Back in 1888, Queen Victoria commissioned a pair of curtains to be made of melton wool. They still hang in Windsor Castle, somewhere, and are dyed a deep ruby red by a Mr. A. Wilkinson of Leeds’ manufacturing company, William Lupton and Co. The curtains, to this day, are said to be unfaded. That’s a testament to Lupton and Co., Mr. A. Wilkinson, and the fabric powers of melton wool, which has a dense, quasi-felt feel.
The wool twill has also been a standard textile for British Naval officers, seeing use as coats and jackets. All this is leading towards one thing: the melton twill is an absolute heritage fabric.
It was developed in the Leicestershire town of Melton Mowbray, which, rather unfortunately, also happens to be the epicentre of English fox hunting. As a fabric, it has significant waterproof qualities, especially given that it’s a wool, and is durable, which meant it formed the uniform of barbaric pastimes. Fortunately for us, the fabric has also seen use not just in the unethical hands of the aristocracy, but on the shoulders of some of the first Mancunian canal builders. The donkey jacket – a garment that derives its name from the builders of donkey engines, one of the first steam-powered logging machines – became staple attire for ship builders, navvies and construction workers who gradually built the backbone of Manchester’s waterways. It was made from melton wool but with PVC-lined shoulders, in a rather modern technical twist, and was later favoured by the British Left, Trade Unionists, skinheads and Teddy Boys. Melton wool can do expensive curtains, but it can also grace the shoulders of the people who pay for them.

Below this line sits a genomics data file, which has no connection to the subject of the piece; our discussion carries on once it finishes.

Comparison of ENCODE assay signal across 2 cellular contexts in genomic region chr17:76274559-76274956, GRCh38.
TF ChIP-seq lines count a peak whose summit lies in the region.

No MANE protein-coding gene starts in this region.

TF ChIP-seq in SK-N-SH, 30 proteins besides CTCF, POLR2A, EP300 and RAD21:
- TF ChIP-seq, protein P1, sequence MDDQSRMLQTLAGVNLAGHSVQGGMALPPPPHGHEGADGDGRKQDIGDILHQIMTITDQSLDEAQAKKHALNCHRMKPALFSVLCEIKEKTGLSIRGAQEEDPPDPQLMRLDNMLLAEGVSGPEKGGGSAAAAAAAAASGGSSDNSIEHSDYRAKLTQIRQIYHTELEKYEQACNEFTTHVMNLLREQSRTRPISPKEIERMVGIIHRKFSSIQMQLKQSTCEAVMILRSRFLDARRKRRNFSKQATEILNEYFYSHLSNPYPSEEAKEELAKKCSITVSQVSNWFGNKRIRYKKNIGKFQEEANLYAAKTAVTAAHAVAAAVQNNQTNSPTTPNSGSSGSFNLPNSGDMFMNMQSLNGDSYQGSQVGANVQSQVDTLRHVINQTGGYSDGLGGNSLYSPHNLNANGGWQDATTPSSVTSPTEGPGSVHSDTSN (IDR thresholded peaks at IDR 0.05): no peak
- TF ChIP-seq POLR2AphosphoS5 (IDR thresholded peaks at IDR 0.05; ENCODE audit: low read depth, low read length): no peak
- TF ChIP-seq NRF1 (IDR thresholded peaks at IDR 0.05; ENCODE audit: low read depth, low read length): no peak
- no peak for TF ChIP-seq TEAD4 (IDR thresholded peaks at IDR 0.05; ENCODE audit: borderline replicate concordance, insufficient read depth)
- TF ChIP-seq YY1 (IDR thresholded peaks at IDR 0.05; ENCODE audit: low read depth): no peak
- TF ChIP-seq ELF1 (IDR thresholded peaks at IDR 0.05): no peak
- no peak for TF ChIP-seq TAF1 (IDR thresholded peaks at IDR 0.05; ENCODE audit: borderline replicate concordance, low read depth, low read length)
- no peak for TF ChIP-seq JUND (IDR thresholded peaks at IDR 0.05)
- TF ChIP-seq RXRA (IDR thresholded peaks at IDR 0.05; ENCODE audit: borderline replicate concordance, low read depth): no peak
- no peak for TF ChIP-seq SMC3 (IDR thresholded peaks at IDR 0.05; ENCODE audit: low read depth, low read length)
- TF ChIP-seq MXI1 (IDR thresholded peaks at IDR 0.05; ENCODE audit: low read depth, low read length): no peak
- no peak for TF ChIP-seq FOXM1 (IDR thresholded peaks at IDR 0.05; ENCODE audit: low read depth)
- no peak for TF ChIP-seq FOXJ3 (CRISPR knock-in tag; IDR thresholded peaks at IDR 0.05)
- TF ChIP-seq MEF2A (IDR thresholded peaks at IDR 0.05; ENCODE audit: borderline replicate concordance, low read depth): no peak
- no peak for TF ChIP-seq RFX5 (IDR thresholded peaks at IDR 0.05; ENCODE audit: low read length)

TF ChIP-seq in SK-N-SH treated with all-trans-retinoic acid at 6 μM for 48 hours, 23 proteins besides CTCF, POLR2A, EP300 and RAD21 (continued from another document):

Anyway, this history lesson is tangential, for sure, but important in understanding this Whiting Jacket from Wax London, who have constructed an overshirt from this important and historical material. It’s in a camel colour which does lean far more towards the aristocracy side of things, but with a workwear shape that isn’t years away from a donkey jacket. Maybe you can do both?